Recently, I hosted a group of the women for two sun filled days of painting.
I used to paint, a lot – right up until I walked out of my studio seven years ago and started writing travel articles and later, novels. The why of that would take too long to document here, but before that I’d painted outdoors for years, then started taking classes at the university an hour and a half away, one course at a time. This went on for fifteen years while my children were growing up, first one course then two for a number of years, then finally full time for the last year, graduating after fifteen long years with a Bachelor of Fine Arts at University of Victoria in 2000, as a very mature student.
That was where I met these women, all mature students, majoring in painting, printmaking, sculpture and art history, and in the years since, we have continued to get together for lunch or dinner, usually in Victoria. A well-travelled group, there are two Brits, one Swiss (who sounds British to me), one woman from New York, one Norwegian and me, the lone Canadian born.
For the past few years I have been luring them up to the Cowichan Valley, over the dreaded Malahat Mountain (which to me, after driving it to school for so many years, is a piece of cake), for a weekend of painting and laughing and wine.
I have three empty beds, but one of the women chooses to sleep on my screened in porch instead, bringing her own blow up bed, loving the air and the birdsong that wakes her in the morning. I have been warned there might be a battle for that spot next year.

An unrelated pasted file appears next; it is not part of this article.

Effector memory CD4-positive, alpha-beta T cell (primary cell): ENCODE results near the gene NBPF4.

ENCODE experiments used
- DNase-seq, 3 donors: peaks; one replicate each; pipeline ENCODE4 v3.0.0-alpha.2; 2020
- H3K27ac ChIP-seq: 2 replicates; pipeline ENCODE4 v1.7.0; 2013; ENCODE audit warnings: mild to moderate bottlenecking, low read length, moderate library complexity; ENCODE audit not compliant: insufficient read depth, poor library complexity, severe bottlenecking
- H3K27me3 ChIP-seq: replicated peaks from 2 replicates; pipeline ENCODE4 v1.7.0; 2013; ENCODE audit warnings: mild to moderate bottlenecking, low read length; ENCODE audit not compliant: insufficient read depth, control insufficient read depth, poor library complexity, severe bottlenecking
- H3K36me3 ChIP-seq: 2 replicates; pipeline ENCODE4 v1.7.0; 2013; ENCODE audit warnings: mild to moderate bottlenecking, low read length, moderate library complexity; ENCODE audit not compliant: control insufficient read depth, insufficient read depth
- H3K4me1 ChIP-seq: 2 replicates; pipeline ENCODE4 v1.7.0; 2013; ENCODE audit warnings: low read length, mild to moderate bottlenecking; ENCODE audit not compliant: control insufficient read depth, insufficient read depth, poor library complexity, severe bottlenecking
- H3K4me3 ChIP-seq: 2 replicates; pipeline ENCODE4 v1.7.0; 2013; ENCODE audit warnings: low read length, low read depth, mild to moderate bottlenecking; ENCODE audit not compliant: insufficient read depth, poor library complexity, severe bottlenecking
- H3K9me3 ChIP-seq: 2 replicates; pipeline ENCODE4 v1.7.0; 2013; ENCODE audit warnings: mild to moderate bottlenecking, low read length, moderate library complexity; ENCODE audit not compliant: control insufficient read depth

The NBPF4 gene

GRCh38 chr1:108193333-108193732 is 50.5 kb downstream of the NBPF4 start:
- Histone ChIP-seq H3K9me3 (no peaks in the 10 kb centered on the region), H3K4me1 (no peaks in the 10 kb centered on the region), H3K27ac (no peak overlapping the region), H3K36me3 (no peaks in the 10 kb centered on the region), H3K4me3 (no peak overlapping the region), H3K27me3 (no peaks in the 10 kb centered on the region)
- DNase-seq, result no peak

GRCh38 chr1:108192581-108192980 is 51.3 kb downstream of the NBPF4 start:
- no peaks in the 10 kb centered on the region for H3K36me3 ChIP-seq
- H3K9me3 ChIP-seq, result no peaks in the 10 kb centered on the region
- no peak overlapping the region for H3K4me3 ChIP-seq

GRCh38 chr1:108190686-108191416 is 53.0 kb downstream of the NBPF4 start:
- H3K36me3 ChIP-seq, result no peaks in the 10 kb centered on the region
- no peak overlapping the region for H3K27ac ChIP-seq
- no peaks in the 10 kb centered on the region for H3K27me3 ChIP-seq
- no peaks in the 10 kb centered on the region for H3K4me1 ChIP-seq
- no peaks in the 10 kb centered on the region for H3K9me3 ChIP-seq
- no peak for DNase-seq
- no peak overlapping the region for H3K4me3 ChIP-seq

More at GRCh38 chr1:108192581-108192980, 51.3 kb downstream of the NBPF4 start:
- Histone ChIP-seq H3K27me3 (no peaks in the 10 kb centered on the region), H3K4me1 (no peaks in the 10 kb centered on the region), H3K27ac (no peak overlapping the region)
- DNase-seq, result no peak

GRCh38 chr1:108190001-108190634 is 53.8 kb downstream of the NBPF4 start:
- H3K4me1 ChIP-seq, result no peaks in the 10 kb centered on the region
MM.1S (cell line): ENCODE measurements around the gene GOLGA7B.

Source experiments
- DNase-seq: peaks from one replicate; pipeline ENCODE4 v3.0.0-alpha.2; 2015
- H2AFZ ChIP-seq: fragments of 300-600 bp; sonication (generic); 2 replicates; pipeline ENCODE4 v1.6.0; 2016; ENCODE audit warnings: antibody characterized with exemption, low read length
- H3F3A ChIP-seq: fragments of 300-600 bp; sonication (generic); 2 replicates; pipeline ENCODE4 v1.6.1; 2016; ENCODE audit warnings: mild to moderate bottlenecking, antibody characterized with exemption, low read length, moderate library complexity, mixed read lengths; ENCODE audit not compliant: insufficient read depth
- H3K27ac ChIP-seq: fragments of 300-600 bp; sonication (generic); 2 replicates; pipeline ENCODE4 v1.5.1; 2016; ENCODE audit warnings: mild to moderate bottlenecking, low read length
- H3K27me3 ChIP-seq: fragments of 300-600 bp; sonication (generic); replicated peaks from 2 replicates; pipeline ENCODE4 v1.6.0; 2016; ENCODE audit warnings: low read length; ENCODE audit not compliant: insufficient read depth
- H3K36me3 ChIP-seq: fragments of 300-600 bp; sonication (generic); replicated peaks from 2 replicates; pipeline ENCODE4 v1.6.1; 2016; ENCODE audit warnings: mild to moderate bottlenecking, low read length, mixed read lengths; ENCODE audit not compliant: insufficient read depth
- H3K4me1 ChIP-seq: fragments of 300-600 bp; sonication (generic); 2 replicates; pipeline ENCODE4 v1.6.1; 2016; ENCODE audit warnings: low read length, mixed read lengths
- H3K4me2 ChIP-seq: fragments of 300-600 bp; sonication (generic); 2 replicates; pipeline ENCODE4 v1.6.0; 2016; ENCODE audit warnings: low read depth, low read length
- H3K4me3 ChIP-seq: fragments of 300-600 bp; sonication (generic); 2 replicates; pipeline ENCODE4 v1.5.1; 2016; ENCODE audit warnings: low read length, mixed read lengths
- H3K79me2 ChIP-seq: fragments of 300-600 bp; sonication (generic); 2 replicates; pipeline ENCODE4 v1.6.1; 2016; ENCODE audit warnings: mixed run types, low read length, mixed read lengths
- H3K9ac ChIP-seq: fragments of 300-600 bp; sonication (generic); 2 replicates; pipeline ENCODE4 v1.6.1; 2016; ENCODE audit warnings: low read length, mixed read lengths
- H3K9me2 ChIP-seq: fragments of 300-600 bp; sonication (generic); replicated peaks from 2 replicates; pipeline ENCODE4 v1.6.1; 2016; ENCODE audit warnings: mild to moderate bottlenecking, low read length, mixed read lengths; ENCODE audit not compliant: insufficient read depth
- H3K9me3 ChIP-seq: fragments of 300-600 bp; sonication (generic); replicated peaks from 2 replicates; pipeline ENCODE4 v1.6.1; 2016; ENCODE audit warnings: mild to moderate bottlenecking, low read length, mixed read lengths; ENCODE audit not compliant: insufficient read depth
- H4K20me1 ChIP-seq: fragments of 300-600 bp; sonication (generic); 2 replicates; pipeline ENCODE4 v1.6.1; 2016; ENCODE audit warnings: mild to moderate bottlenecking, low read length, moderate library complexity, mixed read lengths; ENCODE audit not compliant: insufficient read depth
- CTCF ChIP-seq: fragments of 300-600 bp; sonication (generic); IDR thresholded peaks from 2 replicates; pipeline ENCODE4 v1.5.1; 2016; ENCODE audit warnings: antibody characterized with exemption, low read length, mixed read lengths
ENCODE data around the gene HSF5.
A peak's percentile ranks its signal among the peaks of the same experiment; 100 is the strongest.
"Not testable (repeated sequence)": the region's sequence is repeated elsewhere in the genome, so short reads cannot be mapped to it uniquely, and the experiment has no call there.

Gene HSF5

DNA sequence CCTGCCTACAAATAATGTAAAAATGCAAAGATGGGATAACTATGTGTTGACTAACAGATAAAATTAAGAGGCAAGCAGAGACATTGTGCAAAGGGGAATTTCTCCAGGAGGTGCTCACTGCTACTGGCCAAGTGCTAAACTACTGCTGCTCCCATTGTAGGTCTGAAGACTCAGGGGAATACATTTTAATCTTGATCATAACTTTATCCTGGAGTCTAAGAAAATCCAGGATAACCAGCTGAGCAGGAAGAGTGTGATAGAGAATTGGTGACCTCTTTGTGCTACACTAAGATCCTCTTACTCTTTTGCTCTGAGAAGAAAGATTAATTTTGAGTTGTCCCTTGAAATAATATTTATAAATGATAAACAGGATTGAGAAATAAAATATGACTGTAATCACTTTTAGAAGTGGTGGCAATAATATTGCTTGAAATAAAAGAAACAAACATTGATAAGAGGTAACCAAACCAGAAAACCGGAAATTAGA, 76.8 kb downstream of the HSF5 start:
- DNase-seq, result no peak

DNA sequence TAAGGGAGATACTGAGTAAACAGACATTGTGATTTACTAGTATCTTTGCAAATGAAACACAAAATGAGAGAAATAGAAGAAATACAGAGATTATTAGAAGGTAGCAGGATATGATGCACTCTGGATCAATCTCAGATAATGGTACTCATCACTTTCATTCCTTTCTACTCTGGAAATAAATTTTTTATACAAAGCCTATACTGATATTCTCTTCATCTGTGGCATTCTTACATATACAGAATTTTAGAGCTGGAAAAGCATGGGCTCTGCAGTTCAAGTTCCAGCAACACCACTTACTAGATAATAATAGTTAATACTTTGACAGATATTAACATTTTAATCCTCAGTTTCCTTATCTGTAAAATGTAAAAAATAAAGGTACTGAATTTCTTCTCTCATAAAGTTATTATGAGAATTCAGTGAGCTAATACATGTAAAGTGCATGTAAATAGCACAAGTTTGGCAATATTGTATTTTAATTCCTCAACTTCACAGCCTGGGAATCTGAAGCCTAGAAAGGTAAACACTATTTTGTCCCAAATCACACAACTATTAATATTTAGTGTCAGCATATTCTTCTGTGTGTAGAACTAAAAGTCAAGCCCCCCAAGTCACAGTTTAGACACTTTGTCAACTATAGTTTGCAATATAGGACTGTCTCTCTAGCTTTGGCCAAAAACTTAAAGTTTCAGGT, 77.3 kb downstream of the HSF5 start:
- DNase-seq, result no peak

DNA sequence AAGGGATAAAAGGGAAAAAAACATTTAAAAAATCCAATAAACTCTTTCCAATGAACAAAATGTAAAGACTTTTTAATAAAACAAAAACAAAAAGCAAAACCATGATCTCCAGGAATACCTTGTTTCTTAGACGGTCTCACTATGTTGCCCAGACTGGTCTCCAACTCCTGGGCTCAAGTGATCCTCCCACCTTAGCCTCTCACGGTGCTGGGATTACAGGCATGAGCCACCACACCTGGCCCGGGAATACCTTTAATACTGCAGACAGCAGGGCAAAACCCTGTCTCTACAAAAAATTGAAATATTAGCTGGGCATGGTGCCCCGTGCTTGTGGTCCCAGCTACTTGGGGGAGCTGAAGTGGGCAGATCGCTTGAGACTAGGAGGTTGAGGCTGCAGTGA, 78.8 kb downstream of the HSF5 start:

Everyone brings food and drink and pitches in in the kitchen, but the best part is that it gets me out into my studio again. A large out-building with heat, electricity, and a hose just outside the door, it is woefully under-utilised these days.
I realized this time that one thing I really miss about painting is listening to music. I can’t listen to music while I write, but I automatically pop in a CD when I paint. When my daughter was a baby I would play the same CD every time for years. Bob Marley. It would immediately put me in the zone and I could pick up where I left off, because I might only have half an hour before the baby woke up again.
I had so much fun, I have promised myself to keep it up, even if only for an hour a week. For me it’s a meditative act that is good for the soul, and probably good for my writing. People tell me my writing is very visual, that they could walk right in. Funny thing is, that’s what they said about my paintings.
Do you have a previous hobby or occupation that has worked its way into your writing? I’d love to hear about it.
P.S. If you’re interested in seeing more paintings, check out my painting website.